Opportunity Knocking for Mortgage Refinance One Last Time: Or Miss the Chance of a Lifetime
by Paul Anastos - President of Mortgage Master Inc.
Monday, August 06, 2012
Fearing the onset of inflation from the surging US economy, early the next year the US Federal Reserve, then led by Chairman Alan Greenspan, initiated a series of moves that doubled short term interest rates. The end result of the Fed's actions and a significant decline of Japanese participation in the US bond markets was a bond market panic that ultimately pushed US 30 year mortgage rates to near 9.375% by November. While rates would begin a slow downward trend from that November 1994 peak, it would be a full four years before rates once again reclaimed the 6.75% level.
Opportunity Now: The Lowest Mortgage Rates of Our Lifetime
Mortgage rates of virtually all types and durations are at, or near, their lowest levels in history. According to online real estate information site Zillow, the 30 year fixed-rate mortgage currently has an interest rate near 3.5%, while the 15 year fixed-rate mortgage has a rate less than 2.5%, each for the most highly qualified borrowers. While the rates are lower than ever, experts are warning in 2012, much like 1993, that the low rates will not last forever.
But this time the warning carries with it an even more serious consequence. According to a 2011 paper by investment firm Merrill Lynch, interest rates in the US are likely to begin an upward trend that will not be abated for decades to come. The reason - the growing gap between US GDP and US debt. The paper contends that the impact of policy options to avoid such a scenario is limited. As the paper puts it, "Regardless of what monetary policy the Federal Reserve pursues, it is unlikely to reverse the negative long-term impact on growth arising from higher debt and deficits, nor the upward pressure on interest rates."
When will mortgage rates begin to rise?
Some market prognosticators, including the Financial Forecast Center, LLC, a private economic forecasting firm in Houston, Texas, believe that rates available on mortgage loans will begin to rise this summer. Moreover, the Mortgage Bankers' Association forecast of mortgage rates released in late May2012 indicates that their expectation is for mortgage rates to begin to rise almost immediately. I do not share their timeline.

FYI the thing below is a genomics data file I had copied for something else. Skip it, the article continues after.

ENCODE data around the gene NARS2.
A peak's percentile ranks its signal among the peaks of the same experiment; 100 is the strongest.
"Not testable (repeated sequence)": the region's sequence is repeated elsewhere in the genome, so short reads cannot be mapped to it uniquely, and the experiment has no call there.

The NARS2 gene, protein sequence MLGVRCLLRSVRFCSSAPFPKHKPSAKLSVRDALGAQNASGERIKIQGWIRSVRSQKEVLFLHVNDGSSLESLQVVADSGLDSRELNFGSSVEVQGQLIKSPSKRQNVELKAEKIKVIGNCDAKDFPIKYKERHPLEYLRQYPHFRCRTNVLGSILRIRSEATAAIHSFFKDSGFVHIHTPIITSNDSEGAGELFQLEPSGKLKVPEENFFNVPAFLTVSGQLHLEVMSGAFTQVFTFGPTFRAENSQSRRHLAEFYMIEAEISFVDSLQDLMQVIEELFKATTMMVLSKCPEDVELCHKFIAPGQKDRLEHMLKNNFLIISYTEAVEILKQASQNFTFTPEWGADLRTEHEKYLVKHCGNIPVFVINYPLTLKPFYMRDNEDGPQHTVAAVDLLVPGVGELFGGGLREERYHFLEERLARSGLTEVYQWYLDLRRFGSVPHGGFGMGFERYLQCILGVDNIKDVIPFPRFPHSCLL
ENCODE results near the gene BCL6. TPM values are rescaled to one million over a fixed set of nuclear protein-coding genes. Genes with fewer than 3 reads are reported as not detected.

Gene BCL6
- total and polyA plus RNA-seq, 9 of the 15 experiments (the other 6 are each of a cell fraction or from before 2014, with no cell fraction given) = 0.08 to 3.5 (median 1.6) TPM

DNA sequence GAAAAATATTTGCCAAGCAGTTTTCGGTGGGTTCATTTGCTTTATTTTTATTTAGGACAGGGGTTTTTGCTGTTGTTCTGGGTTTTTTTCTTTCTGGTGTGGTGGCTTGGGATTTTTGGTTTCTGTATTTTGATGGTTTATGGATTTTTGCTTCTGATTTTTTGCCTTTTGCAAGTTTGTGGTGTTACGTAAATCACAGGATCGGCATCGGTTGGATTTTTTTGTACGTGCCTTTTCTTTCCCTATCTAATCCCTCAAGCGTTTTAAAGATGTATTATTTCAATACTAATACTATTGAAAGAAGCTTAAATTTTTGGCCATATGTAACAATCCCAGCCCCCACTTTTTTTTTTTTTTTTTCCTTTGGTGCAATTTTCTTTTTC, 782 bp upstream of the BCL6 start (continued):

Recent economic weakness in the US and the fiscal and monetary crisis plaguing Europe will, in my view, delay the upward trend for several months. Yet, the US presidential election campaign and the actions of Congress, both before and after the US election, will refocus market attention on the inherent imbalances in the US economy. Consequently, it is reasonable to expect mortgage rates to begin to rise within the next 12 months.
The Right Place and the Right Time
As stormy as the last few years have been for the housing market, there is a silver lining. Millions of Americans have the opportunity to refinance, perhaps for the last time, at historically low interest rates. The decision for a consumer should be based on their personal economic situation currently rather than that of the US as a whole over time. If a consumer can lower their rate, reduce their mortgage term or improve cash flow today, then the potential that rates might move still lower in the short-term, or may move higher in the long-term, should not factor in the decision-making process.
Moreover, two government programs exist right now that will help facilitate refinancing for borrowers that may owe more than their homes are currently worth. The Home Affordable Refinance Program (HARP) and the FHA Streamline Refinance program have been modified to enable borrowers whose loans are insured by the federal government to refinance despite being "underwater" on their mortgages.
The basic requirements for each program are as follows:
- Your mortgage must have been sold to Fannie Mae or Freddie Mac before June 1, 2009.
- You must be current on the mortgage and have no late payments in the last six months. A late payment is defined as one that's more than 30 days overdue.
- You must not have more than one late payment in the past 12 months.
- This must be your first refinance through HARP. If you have refinanced under an earlier version of HARP, then you do not qualify.
FHA Streamline Refinance
- You must have an FHA single-family home mortgage loan.
- Your current loan was endorsed (accepted) by the FHA on or before May 31, 2009.
- Your payments must be current on your existing loan (no late payments for 12 months).
Between the two programs, estimates suggest that 8.4 million homeowners could benefit. The potential savings from the FHA Streamline Refinance program alone are $10.2 billion for those homeowners taking advantage of fee savings that began on June 11.
Now is the right time and place for all American homeowners to determine if a refinance is possible and advantageous for them. At this point in history, it is not a question of how low mortgage rates will go, but rather how long mortgage rates will remain low. Homeowners should contact a mortgage professional soon because the opportunity that is knocking may never call again.
|Paul Anastos is the President of Mortgage Master, Inc., which was founded in 1988 by Leif Thomsen. Today, Mortgage Master is one of the Country's largest privately owned mortgage companies, consistently lending over $5 billion each year. Headquartered in Walpole, MA, Mortgage Master employs more than 550 employees nationwide, with approximately 250 loan experts providing loans and services in approximately 22 states and the District of Columbia. Paul Anastos can be reached at firstname.lastname@example.org or for more information on Mortgage Master please visit http://www.mortgagemasterinc.com.|
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